What does this have to do with breastfeeding in public? A lot actually, because if you are not comfortable and relaxed while breastfeeding, there is no way that you are going to even attempt to breastfeed in public.

Seyfi and I always said that we were never going to let having children stop us from traveling and going out. However, we don’t want to leave our kids at home either.

So we take them everywhere.

With Alara she went to every restaurant, cafe, dinner party, you name it with us when she was a baby. Here’s the thing though, I would breastfeed her in a separate room. I would go to a different area, or one of those breastfeeding rooms in the shopping centre, and breastfeed her there.

Not with Ela.

With Ela I have a whole new outlook on breastfeeding in public.

I do it wherever I want.

I have breastfeed Ela, in airports, on airplanes, in restaurants while eating, at friend’s houses, at the library, at the park, the list goes on. I have even breastfed her on the top of a open double decker tour bus while touring around London!

I just make sure that I cover myself up.

There are a few reasons why I no longer hide myself…

1. I have a three year old, I am not going to lock Alara in a room with me while I am trying to feed Ela, and it is just the three of us.
2. If it is the four of us, or we are with friends, I don’t want to be left out. I don’t want to miss out on anything that is happening around me!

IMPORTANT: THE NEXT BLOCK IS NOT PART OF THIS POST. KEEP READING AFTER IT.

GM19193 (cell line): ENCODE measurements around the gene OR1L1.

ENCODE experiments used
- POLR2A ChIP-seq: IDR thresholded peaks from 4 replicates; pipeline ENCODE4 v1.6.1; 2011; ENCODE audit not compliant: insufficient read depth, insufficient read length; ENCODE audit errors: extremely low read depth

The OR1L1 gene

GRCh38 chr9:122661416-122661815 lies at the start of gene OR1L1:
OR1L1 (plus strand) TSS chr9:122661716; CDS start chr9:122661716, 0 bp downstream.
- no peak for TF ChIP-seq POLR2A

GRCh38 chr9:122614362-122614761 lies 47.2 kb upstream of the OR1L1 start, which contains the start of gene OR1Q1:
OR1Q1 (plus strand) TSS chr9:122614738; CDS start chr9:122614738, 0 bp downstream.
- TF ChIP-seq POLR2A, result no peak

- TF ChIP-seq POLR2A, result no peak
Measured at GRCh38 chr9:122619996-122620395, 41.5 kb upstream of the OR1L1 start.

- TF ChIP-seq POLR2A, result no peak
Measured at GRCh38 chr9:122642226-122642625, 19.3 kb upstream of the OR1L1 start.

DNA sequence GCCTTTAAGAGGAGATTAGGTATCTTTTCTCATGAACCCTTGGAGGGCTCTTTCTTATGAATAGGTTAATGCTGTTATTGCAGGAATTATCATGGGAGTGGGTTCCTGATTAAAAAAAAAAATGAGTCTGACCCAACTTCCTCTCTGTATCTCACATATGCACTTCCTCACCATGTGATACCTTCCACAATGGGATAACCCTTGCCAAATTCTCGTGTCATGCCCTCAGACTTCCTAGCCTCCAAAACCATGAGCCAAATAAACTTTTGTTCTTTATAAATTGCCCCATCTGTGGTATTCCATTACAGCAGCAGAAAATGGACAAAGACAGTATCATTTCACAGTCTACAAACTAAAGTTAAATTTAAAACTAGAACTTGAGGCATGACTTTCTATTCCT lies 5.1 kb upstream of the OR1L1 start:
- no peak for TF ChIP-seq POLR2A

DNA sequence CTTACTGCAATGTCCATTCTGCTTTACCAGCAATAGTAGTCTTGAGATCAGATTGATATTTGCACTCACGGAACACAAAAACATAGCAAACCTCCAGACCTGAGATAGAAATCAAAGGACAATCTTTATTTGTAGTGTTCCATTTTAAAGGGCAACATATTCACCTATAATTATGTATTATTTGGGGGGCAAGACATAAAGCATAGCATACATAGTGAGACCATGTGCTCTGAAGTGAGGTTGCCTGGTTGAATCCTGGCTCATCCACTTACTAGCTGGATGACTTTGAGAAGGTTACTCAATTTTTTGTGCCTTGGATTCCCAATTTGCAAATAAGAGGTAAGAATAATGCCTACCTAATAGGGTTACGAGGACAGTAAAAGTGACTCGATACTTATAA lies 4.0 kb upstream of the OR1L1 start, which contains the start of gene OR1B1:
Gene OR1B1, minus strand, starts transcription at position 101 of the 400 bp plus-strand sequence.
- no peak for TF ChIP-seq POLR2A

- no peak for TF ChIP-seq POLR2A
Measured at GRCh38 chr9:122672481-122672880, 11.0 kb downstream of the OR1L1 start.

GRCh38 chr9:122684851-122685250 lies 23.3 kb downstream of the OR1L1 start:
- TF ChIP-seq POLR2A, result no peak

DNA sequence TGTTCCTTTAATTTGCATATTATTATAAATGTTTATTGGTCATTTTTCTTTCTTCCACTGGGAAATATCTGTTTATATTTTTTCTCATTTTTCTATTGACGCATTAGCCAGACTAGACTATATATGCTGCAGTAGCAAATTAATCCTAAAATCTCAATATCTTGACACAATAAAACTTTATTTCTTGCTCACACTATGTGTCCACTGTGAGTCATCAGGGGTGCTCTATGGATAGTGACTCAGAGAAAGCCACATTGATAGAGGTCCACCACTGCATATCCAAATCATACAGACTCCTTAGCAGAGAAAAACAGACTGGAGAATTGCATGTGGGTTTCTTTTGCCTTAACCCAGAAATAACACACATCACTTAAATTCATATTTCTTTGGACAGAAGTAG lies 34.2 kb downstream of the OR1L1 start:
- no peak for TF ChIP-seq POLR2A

3. I love going out, and so does Ela. I don’t want to spend the next year of my life stuck at home. The best way for her to see how to behave in public, is for us to actually take her out in public.
4. We are only in this part of Europe for a short time. I don’t want to take a year out of being able to travel around and see great places.
5. And this one might be controversial, but I am just feeding my baby, and there is nothing wrong or shameful in that.

Ok, so those are my reasons, here are a few tips…

*bring something that can go over both you and the baby. Most people won’t even notice if you are covered up. I generally use an old pashmina or really big scarf. You can buy/make one of those cover ups.

*if you think you are going to have to breastfeed in public, plan your outfit accordingly. A dress that doesn’t allow access from the top may not be the best choice. But blouses, flowy shirts, wider sweaters all work well.

*find somewhere comfortable to sit down. This is so important, you do need to be comfortable, otherwise it will be difficult to get comfortable, and then you will have to adjust yourself more often, which I find stressful.

*this is a tip for restaurants, but try to put your baby on the side that allows your ‘good’ hand to work. This way, you can still eat without dropping food all over yourself!

You know, I’ve never had anyone say anything to me while I was breastfeeding in public, maybe I’ve been lucky, but I’ve done it in a few different countries, and it hasn’t been an issue…

I hope that if you choose to breastfeed, that you have all the support that I have had, and you can always email me if you need some more!

Location:Rue des Brasseurs,Mons,Belgium

While in Istanbul- Van Gogh Alive

I love going to art galleries, and so does Seyfi. It is something that we really want to expose the girls to.